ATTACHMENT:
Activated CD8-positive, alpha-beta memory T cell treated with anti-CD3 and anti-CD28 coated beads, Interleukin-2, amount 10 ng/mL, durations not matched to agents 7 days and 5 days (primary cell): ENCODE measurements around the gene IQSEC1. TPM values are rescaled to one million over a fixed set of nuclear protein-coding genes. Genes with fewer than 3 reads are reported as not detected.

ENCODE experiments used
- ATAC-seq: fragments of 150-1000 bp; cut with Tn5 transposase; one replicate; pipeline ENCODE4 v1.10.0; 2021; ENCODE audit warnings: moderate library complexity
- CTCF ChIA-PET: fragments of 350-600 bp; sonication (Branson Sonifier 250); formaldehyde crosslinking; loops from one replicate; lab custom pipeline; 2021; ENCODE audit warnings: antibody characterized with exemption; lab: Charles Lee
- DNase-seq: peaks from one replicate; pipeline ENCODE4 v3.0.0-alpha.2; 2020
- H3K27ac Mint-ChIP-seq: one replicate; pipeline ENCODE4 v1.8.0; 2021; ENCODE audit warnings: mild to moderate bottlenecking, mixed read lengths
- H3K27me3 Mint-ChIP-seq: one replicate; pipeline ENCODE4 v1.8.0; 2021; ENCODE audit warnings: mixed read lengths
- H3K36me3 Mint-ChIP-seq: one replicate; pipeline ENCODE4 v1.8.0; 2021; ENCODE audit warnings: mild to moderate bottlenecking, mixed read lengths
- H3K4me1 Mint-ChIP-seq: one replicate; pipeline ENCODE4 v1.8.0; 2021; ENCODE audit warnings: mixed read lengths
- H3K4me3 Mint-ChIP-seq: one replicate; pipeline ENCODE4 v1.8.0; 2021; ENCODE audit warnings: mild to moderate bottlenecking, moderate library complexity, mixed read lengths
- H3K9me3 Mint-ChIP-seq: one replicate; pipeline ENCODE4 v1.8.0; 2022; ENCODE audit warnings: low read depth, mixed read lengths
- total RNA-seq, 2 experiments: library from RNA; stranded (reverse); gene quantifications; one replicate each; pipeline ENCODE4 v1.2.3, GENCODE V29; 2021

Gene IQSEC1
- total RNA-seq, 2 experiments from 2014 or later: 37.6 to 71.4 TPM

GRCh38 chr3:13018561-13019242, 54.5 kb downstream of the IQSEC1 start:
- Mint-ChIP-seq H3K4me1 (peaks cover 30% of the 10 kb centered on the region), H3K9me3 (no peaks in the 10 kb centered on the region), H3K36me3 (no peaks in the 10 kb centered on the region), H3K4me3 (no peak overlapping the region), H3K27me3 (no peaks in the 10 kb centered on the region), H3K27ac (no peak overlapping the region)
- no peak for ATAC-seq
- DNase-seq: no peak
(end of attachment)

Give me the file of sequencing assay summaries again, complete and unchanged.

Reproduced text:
Activated CD8-positive, alpha-beta memory T cell treated with anti-CD3 and anti-CD28 coated beads, Interleukin-2, amount 10 ng/mL, durations not matched to agents 7 days and 5 days (primary cell): ENCODE measurements around the gene IQSEC1. TPM values are rescaled to one million over a fixed set of nuclear protein-coding genes. Genes with fewer than 3 reads are reported as not detected.

ENCODE experiments used
- ATAC-seq: fragments of 150-1000 bp; cut with Tn5 transposase; one replicate; pipeline ENCODE4 v1.10.0; 2021; ENCODE audit warnings: moderate library complexity
- CTCF ChIA-PET: fragments of 350-600 bp; sonication (Branson Sonifier 250); formaldehyde crosslinking; loops from one replicate; lab custom pipeline; 2021; ENCODE audit warnings: antibody characterized with exemption; lab: Charles Lee
- DNase-seq: peaks from one replicate; pipeline ENCODE4 v3.0.0-alpha.2; 2020
- H3K27ac Mint-ChIP-seq: one replicate; pipeline ENCODE4 v1.8.0; 2021; ENCODE audit warnings: mild to moderate bottlenecking, mixed read lengths
- H3K27me3 Mint-ChIP-seq: one replicate; pipeline ENCODE4 v1.8.0; 2021; ENCODE audit warnings: mixed read lengths
- H3K36me3 Mint-ChIP-seq: one replicate; pipeline ENCODE4 v1.8.0; 2021; ENCODE audit warnings: mild to moderate bottlenecking, mixed read lengths
- H3K4me1 Mint-ChIP-seq: one replicate; pipeline ENCODE4 v1.8.0; 2021; ENCODE audit warnings: mixed read lengths
- H3K4me3 Mint-ChIP-seq: one replicate; pipeline ENCODE4 v1.8.0; 2021; ENCODE audit warnings: mild to moderate bottlenecking, moderate library complexity, mixed read lengths
- H3K9me3 Mint-ChIP-seq: one replicate; pipeline ENCODE4 v1.8.0; 2022; ENCODE audit warnings: low read depth, mixed read lengths
- total RNA-seq, 2 experiments: library from RNA; stranded (reverse); gene quantifications; one replicate each; pipeline ENCODE4 v1.2.3, GENCODE V29; 2021

Gene IQSEC1
- total RNA-seq, 2 experiments from 2014 or later: 37.6 to 71.4 TPM

GRCh38 chr3:13018561-13019242, 54.5 kb downstream of the IQSEC1 start:
- Mint-ChIP-seq H3K4me1 (peaks cover 30% of the 10 kb centered on the region), H3K9me3 (no peaks in the 10 kb centered on the region), H3K36me3 (no peaks in the 10 kb centered on the region), H3K4me3 (no peak overlapping the region), H3K27me3 (no peaks in the 10 kb centered on the region), H3K27ac (no peak overlapping the region)
- no peak for ATAC-seq
- DNase-seq: no peak